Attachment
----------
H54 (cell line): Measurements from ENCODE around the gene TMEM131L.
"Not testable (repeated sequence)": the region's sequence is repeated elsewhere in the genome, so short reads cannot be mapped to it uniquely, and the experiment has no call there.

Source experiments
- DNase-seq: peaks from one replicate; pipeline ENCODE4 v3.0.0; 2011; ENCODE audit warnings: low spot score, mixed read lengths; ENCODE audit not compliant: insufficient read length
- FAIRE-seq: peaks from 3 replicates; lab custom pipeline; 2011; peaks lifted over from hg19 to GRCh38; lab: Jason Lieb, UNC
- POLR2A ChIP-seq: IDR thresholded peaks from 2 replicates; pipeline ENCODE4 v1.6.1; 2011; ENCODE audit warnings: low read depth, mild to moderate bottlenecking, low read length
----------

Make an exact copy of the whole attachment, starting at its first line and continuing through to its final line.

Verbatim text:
H54 (cell line): Measurements from ENCODE around the gene TMEM131L.
"Not testable (repeated sequence)": the region's sequence is repeated elsewhere in the genome, so short reads cannot be mapped to it uniquely, and the experiment has no call there.

Source experiments
- DNase-seq: peaks from one replicate; pipeline ENCODE4 v3.0.0; 2011; ENCODE audit warnings: low spot score, mixed read lengths; ENCODE audit not compliant: insufficient read length
- FAIRE-seq: peaks from 3 replicates; lab custom pipeline; 2011; peaks lifted over from hg19 to GRCh38; lab: Jason Lieb, UNC
- POLR2A ChIP-seq: IDR thresholded peaks from 2 replicates; pipeline ENCODE4 v1.6.1; 2011; ENCODE audit warnings: low read depth, mild to moderate bottlenecking, low read length